Early diagnosis and treatment of rheumatoid arthritis will prevent structural damage-Prof. Kamran Hameed


 Rheumatology Conference proceedings-II

Early diagnosis and treatment of rheumatoid arthritis
will prevent structural damage-Prof. Kamran Hameed

RA reduces the life span by 3-12 years. Treat to
Target approach improves prognosis-Beena Hameed

KARACHI: Rheumatoid arthritis cusses joint damage besides lot of disability. This was stated by Prof. Kamran Hameed while speaking on Health Assessment in rheumatoid arthritis during the Pakistan Society of Rheumatology conference held here last month. He discussed in detail inflammation, disease progression and highlighted the importance of establishing correct diagnosis. He then talked about disease activity, extra articular manifestations, functional capacity, disability, co-morbidities, efficacy and toxicity of drugs besides rehabilitation needs of the patients. It is multimodality and everything cannot be defined as rheumatoid arthritis. He also talked about its acute, chronic ad systemic manifestations. Various other diseases may also mimic like rheumatoid arthritis. Early diagnosis, Prof. Kamran Hameed said is crucial. Early treatment will prevent the structural damage.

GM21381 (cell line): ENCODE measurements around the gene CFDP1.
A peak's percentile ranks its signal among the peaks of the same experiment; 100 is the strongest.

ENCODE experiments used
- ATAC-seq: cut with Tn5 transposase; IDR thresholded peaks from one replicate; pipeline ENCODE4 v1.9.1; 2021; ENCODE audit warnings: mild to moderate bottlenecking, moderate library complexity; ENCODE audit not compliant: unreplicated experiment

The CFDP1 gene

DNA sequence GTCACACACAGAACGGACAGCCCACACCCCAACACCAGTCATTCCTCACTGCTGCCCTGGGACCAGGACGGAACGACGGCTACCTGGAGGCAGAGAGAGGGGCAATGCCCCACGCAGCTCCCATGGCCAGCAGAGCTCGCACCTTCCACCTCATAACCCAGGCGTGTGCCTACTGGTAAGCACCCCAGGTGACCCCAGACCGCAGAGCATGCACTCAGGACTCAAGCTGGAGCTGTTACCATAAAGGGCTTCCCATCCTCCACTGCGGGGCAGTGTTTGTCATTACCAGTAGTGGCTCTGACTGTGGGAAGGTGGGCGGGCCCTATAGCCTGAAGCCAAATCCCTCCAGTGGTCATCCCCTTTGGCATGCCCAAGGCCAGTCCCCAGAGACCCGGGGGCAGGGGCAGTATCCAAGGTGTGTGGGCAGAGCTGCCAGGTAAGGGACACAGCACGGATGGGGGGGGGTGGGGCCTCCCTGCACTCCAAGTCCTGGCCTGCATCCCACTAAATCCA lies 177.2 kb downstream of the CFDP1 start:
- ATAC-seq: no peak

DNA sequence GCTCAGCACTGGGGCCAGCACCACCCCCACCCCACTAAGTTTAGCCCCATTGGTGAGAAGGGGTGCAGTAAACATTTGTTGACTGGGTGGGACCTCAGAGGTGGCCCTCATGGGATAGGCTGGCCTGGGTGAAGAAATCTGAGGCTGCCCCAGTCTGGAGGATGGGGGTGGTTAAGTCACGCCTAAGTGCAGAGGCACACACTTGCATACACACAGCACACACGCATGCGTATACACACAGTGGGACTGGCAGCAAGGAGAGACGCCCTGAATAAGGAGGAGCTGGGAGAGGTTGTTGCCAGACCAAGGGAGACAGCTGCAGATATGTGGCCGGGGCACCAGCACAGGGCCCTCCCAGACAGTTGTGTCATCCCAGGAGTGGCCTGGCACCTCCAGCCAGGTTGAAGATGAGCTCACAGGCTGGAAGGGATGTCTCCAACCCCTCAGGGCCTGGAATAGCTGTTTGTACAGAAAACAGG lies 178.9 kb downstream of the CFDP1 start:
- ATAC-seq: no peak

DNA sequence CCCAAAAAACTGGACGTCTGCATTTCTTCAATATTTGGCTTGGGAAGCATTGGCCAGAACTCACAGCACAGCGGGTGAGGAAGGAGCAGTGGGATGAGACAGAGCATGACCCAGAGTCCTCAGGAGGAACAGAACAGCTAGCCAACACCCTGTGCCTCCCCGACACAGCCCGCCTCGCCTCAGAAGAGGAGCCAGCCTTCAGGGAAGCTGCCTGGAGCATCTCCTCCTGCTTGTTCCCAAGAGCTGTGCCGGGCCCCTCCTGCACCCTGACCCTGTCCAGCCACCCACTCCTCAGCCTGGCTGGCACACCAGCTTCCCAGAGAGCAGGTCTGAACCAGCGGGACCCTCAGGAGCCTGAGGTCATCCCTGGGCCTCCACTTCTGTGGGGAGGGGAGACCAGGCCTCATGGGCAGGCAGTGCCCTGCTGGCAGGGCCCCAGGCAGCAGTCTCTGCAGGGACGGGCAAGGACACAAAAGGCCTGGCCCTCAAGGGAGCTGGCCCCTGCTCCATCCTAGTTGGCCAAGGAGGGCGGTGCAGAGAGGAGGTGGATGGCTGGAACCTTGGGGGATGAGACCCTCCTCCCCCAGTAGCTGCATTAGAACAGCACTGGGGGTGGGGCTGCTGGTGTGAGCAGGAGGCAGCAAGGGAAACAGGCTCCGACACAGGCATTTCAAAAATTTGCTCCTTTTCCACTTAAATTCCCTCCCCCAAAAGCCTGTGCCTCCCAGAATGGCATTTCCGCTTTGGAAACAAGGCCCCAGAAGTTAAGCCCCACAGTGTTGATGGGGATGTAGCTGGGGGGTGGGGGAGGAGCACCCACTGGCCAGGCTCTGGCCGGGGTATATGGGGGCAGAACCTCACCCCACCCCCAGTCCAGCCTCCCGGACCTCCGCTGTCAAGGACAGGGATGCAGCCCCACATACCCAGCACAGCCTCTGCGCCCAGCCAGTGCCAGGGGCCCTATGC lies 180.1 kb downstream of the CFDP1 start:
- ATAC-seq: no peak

Baseline evaluation like physical examination degree of joint pain, duration of morning stiffness and radiography, Prof. Kamran Hameed opined must be done as number of joints can be involved. Serology and duration of disease should be noted. Response will depend on the number of joints involved and duration of the disease. Functional limitations, extra articular disease and bone erosions are associated with poor prognosis. Various disease activity scores are available and one should chose the one with which one is comfortable and then sticks with that. Take into account the damage assessment. He also referred to early initiation of DMAARD therapy, functional assessment and the disease impact besides giving details of the British Columbia Health Assessment questionnaire. He also pointed towards the hidden as well as ignored enemies. These hidden enemies are the co-morbid. Almost 80% of patients will develop co-morbid and it has greater impact on morbidity and mortality. Addition of each co-morbidity reduces the remission by 28%. It is important to take care of hypertension and diabetes, asthma, chronic obstructive pulmonary disease and cancer. Speaking about ten years risk of cardiovascular disease in RA, Prof. Kamran Hameed said that with the increase in age, rheumatoid arthritis patients will have more cardiovascular diseases. Monitoring of RA patients for cardiovascular diseases is most often suboptimal. It extends to other co morbidities hence other specialists should also be consulted. The situation regarding primary care physicians needs to be improved. He then spoke about EULAR cardiovascular risk assessment in rheumatoid arthritis. Disease activity, he further stated, needs to be controlled to reduce the risk. Heart risk calculator can be used which is quite useful. He concluded his presentation by stating that validate the diagnosis, assess the disease activity, and chose the tools one is comfortable with and then stick with that, take care of the co morbidities and do not forget the human touch which is extremely important while managing these patients.